I do have plans to go back and do some additional testing with these systems using the parallel loop design to at least feed a GPU, or if I can get a hold of one, even a memory cooling loop as well. I am very interested to see how this will do compared to what I was used to with the GTX 470 and the LGA1156 chip I used to run daily on my original H20-320 Edge system.
As for the new DH kits, the options are really endless. You now have the potential for three loops with their own less restrictive flow stemming off of the CPU block, and doing away with the old method of "Y" connectors to achieve this configuration. The Rev3 radiator now having three return ports will also help to keep the flow evenly distributed from CPU block to radiator, and again keeps adapters from needing to be used at this point. On top of the triple loop concept, you have to now think of the cost savings for what can be accomplished here with just a single system versus the cost and room associated with three individual loops in one chassis. Just when I thought I really liked my old kit, Swiftech turned things on their ear and I really like what this kit has become.
I sort of like the idea that Gabe had this vision and he came into work with it all scribbled on a napkin, but from what I can see, a lot of time went into the design and configuration of the new Apogee HD CPU blocks and the REV3 radiator. The thing that really strikes me on top of everything else, and I almost thought Gabe was kidding when he said don't be surprised if the new 220 beats your old 320 kit. At that point I sort of laughed it off and figured I would find out soon enough. In every way he was spot on! Not only did the 320-220 Edge HD outperform my previous loop, it did it with less noise, the same attention to detail, and now with more options on top of it. I really don't see how anyone, novice builder, or even the experienced builders, wouldn't want to put these kits through their paces.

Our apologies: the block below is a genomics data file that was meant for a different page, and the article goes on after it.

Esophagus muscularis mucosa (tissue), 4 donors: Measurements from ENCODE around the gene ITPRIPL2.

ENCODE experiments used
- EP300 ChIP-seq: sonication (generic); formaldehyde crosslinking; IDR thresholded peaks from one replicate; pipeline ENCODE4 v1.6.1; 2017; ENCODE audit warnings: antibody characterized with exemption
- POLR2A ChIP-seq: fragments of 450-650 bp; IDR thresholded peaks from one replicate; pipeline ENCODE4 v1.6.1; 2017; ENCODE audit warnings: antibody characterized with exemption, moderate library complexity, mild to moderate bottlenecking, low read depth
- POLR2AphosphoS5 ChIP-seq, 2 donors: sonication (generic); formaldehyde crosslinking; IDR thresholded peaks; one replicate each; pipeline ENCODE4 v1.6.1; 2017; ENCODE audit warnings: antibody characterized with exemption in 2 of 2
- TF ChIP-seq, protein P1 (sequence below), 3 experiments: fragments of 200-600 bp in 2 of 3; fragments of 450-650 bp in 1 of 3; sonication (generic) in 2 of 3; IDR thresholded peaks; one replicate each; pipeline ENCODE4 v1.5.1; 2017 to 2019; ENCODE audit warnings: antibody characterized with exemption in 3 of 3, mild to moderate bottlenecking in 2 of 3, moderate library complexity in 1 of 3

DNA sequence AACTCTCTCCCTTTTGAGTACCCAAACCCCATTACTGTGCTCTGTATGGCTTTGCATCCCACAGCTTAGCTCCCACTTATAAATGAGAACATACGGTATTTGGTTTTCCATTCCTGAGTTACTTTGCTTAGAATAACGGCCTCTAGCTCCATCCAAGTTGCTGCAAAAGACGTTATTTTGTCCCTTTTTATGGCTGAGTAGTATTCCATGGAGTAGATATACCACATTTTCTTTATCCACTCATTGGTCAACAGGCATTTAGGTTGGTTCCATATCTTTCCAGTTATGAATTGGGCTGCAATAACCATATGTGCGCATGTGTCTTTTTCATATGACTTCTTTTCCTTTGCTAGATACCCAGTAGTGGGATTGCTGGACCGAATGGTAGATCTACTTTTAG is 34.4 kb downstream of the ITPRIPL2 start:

The kits are ordered to spec, that is to say that if you have an AMD rig, you need to mention that up front, as the hardware isn't included in the kit. The other options that are going to make you really think is that you have to pick white or black for the block, and you need to decide if the 220 or the 320 is going to fit both your demands and your case. With the performance I have seen up to this point, I feel that for the CPU only testing I did, the H20-220 Edge HD is the better buy at $229.95, but that is slightly limiting to some. The kit is designed to take on the CPU, your GPU or pair of them, and even a memory cooling loop or a hard drive cooler, you are the captain of that ship.
I really feel if you plan to use this kit to its full potential, the increased surface area of the H20-320 Edge HD kit is the wisest buy for those that plan to maximize it potential. This kit will cost you $269.95, and both are readily available from Swiftech's store. If you are in the market for a loop that offers a much easier installation and plenty of room to grow as your cooling needs or block purchases progress, the new H20-X20 Edge HD kits are well worth the money, and I don't see these kits leaving my hands anytime soon!
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- Page 1 [Introduction]
- Page 2 [Specifications, Availability and Pricing]
- Page 3 [The Packaging]
- Page 4 [The Swiftech H2O-220 Edge HD Unboxing]
- Page 5 [The Apogee HD CPU Water Block]
- Page 6 [The Apogee HD CPU Water Block Continued]
- Page 7 [MCR220 Drive, MCP35X, and RDM1225S Fans]
- Page 8 [What Sets the H2O-320 Edge HD kit Apart]
- Page 9 [Test System and Thermal Results]
- Page 10 [Noise Level Results]
- Page 11 [Final Thoughts]
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